The civil prosecution service at the Supreme Court has initiated proceedings to investigate the reasons for "successive increases" in the price of electricity. The state attorney general's office says that this is being done to determine the facts behind the increases, taking into account consumer protection.
Under civil procedure law of 2014, the prosecution service is able to initiate actions to defend the rights and interests of consumers, who would otherwise be left "defenceless".
The cold weather has naturally produced increased demand for electricity, but it won't just be greater consumption affecting household bills, as there will also be the impact of a sharp rise in electricity prices.
Some estimates suggest that bills could rise by as much as 30%, the consumers association Facua saying that January bills will be the second highest ever. Bills in the first quarter of 2012 were the most expensive.
The prices fluctuate and they do so for complicated reasons. What is charged to consumers is the result of three key factors, one of which is the price paid in the wholesale market for electricity. It is this, more than anything, which will lead to more expensive bills, and there are various factors which influence the wholesale price, one of them being demand because of cold weather not just here but across Europe. Other ones include problems with gas supply from Algeria and a shutdown in French nuclear production.
What is actually charged does vary according to the time of day and to the level of demand. Across the Red Electrica grid, demand has been reaching levels not far off the record that was set five years ago. The highest demand has been recorded at twenty minutes past eight in the evening, and it is the eight to ten in the evening time slot which is the most expensive.
The national government and the National Competition Commission are eager to establish whether the price rises are solely due to pressures in the wholesale market or whether there is "inappropriate behaviour" on behalf of certain operators.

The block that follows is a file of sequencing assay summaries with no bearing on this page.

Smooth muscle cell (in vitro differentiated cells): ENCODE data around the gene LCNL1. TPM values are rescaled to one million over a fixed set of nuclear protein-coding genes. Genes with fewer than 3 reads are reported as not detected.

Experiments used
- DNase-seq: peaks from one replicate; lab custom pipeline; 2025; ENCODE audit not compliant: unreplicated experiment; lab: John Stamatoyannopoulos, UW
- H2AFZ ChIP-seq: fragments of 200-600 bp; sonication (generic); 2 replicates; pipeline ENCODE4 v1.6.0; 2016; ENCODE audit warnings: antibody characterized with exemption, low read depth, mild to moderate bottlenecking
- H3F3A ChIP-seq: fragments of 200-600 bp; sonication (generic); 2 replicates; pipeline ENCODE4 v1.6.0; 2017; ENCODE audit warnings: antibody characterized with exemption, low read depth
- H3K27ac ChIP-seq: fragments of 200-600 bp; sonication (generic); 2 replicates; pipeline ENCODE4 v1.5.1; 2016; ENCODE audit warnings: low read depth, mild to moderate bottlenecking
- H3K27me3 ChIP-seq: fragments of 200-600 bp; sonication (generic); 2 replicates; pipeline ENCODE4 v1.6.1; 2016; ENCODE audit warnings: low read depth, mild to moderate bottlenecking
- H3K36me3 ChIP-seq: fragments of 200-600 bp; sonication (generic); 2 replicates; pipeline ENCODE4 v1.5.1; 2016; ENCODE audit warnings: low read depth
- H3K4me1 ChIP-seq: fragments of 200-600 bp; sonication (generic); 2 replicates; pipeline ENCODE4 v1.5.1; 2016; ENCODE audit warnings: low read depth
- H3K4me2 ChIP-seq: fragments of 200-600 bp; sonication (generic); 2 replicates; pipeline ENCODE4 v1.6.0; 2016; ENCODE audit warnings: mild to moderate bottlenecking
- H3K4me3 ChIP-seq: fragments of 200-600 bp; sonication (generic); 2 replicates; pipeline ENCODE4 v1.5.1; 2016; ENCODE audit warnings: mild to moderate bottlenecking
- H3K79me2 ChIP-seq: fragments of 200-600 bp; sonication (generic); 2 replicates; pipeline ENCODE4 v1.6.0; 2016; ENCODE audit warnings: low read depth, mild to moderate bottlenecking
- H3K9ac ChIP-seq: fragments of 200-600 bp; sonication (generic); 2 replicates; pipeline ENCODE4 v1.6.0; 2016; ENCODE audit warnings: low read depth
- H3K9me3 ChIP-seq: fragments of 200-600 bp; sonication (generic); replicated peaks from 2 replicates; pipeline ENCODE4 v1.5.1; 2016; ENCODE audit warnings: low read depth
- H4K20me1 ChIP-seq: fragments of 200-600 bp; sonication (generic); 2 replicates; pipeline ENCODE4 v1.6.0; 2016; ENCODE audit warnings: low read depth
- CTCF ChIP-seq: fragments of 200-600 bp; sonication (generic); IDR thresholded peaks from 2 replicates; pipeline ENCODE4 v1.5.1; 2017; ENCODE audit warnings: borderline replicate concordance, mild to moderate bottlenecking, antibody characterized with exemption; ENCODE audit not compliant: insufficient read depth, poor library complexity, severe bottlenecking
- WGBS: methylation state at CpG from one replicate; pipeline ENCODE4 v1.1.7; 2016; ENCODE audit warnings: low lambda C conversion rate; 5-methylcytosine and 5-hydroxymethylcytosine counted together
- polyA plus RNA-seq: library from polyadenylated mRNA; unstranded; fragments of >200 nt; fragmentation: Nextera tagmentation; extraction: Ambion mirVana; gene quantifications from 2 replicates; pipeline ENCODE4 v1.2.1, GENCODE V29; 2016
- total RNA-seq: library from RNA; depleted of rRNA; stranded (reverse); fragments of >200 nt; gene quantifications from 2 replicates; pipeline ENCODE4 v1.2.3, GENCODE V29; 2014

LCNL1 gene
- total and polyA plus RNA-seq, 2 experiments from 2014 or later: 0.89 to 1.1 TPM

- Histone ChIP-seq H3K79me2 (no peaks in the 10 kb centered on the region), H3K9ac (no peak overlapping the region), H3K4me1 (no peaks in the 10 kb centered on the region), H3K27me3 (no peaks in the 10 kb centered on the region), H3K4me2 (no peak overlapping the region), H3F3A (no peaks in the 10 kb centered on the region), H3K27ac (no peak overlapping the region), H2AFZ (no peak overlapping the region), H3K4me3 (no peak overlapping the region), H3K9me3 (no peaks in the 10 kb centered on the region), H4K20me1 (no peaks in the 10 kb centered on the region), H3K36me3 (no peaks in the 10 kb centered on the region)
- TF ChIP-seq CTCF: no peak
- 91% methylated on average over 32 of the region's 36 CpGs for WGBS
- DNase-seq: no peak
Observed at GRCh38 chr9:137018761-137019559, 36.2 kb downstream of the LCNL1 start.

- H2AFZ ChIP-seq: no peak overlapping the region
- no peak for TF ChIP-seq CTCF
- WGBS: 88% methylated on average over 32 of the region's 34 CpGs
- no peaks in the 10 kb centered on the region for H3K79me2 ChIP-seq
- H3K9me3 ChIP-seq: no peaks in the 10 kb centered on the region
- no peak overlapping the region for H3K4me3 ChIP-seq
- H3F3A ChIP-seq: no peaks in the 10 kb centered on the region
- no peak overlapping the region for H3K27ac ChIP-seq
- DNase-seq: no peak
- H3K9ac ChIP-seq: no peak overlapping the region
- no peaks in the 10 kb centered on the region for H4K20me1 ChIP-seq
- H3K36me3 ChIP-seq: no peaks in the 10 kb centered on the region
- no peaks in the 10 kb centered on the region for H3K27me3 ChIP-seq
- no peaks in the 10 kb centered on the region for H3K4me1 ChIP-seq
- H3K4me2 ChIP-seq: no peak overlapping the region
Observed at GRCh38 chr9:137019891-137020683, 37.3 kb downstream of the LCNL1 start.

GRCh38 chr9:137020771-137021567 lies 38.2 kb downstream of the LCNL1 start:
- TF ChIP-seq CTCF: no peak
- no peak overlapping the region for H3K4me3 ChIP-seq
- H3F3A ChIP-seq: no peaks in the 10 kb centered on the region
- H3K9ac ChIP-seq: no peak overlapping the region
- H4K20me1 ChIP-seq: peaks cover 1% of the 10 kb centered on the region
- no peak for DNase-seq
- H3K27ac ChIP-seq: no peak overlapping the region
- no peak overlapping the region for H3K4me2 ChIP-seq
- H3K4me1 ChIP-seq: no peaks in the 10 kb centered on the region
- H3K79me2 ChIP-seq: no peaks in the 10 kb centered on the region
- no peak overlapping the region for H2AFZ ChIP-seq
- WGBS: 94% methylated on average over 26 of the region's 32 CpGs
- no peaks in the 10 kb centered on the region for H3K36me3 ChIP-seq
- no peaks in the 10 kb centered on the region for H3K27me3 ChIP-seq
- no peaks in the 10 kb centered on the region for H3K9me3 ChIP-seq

Meanwhile, the national energy minister, Álvaro Nadal, has announced measures to promote competition in the gas market in order to increase supply and to bring about a reduction in the price of electricity.
Nadal has approved the establishment, for the first time, of a "market maker" in the gas sector. He recognises that the current rise in prices can lead to advantage being taken of the situation to artificially increase prices. He will also oblige dominant operators to make offers within the gas market so that the prices of gas are "more transparent".
The minister has asked the competition commission to investigate the behaviour of the gas market because of the force with which prices have been rising. An objective will be to develop as soon as possible a price methodology to be applied to the gas market.
Opposition parties are pressing the government to take measures to stop the increase in the price of electricity. Pilar Lucio, PSOE's energy spokesperson, has requested an audit of the costs of the electricity sector as a preliminary step in reforming the system.
Pablo Iglesias of Podemos has also demanded an audit, one of energy costs and for a reform of the tariff system to put an end to the "oligopoly" of companies which "abuse" consumers.
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